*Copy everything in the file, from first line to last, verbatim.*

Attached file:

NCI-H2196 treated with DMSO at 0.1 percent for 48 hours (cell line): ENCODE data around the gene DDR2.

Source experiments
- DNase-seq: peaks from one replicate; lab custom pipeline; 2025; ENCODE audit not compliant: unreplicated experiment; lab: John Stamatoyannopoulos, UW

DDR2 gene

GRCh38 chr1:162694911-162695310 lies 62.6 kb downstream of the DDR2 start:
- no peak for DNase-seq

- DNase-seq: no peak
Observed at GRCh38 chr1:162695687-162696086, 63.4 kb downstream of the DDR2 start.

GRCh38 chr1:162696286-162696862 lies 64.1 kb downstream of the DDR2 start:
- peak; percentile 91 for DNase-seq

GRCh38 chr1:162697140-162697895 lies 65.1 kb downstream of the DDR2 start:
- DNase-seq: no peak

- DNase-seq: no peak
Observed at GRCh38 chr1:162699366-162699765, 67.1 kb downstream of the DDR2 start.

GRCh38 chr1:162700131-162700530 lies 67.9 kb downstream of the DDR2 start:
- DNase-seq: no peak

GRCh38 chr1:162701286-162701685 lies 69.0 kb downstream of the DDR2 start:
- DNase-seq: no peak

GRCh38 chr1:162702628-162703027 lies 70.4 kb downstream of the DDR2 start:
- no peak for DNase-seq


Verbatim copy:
NCI-H2196 treated with DMSO at 0.1 percent for 48 hours (cell line): ENCODE data around the gene DDR2.

Source experiments
- DNase-seq: peaks from one replicate; lab custom pipeline; 2025; ENCODE audit not compliant: unreplicated experiment; lab: John Stamatoyannopoulos, UW

DDR2 gene

GRCh38 chr1:162694911-162695310 lies 62.6 kb downstream of the DDR2 start:
- no peak for DNase-seq

- DNase-seq: no peak
Observed at GRCh38 chr1:162695687-162696086, 63.4 kb downstream of the DDR2 start.

GRCh38 chr1:162696286-162696862 lies 64.1 kb downstream of the DDR2 start:
- peak; percentile 91 for DNase-seq

GRCh38 chr1:162697140-162697895 lies 65.1 kb downstream of the DDR2 start:
- DNase-seq: no peak

- DNase-seq: no peak
Observed at GRCh38 chr1:162699366-162699765, 67.1 kb downstream of the DDR2 start.

GRCh38 chr1:162700131-162700530 lies 67.9 kb downstream of the DDR2 start:
- DNase-seq: no peak

GRCh38 chr1:162701286-162701685 lies 69.0 kb downstream of the DDR2 start:
- DNase-seq: no peak

GRCh38 chr1:162702628-162703027 lies 70.4 kb downstream of the DDR2 start:
- no peak for DNase-seq